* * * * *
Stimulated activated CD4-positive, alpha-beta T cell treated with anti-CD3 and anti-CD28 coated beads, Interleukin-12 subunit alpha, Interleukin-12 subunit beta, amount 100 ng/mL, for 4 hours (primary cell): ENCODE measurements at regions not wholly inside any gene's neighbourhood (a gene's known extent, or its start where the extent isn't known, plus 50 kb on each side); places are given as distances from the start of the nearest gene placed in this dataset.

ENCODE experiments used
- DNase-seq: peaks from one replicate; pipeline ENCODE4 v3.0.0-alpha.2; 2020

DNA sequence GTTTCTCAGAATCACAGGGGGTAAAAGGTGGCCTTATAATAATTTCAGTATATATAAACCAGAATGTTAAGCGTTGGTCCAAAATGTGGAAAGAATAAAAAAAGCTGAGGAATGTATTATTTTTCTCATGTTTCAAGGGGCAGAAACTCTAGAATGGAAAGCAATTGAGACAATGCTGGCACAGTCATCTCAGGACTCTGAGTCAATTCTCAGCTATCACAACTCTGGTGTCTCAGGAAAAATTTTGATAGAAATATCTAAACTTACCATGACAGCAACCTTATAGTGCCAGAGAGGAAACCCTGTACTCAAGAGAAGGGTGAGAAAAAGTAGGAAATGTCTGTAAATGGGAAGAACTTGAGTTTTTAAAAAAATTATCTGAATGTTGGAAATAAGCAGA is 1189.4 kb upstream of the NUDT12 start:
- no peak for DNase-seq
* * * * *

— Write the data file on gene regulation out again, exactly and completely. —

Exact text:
Stimulated activated CD4-positive, alpha-beta T cell treated with anti-CD3 and anti-CD28 coated beads, Interleukin-12 subunit alpha, Interleukin-12 subunit beta, amount 100 ng/mL, for 4 hours (primary cell): ENCODE measurements at regions not wholly inside any gene's neighbourhood (a gene's known extent, or its start where the extent isn't known, plus 50 kb on each side); places are given as distances from the start of the nearest gene placed in this dataset.

ENCODE experiments used
- DNase-seq: peaks from one replicate; pipeline ENCODE4 v3.0.0-alpha.2; 2020

DNA sequence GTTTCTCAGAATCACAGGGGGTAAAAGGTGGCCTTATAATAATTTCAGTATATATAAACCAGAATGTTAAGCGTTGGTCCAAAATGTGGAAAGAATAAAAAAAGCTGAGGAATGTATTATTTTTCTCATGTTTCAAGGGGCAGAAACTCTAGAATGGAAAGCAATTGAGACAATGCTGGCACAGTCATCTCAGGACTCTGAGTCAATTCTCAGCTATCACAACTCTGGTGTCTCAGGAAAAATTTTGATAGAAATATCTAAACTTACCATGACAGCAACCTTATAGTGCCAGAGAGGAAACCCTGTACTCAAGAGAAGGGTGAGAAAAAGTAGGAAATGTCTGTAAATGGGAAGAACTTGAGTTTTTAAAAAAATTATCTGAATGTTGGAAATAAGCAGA is 1189.4 kb upstream of the NUDT12 start:
- no peak for DNase-seq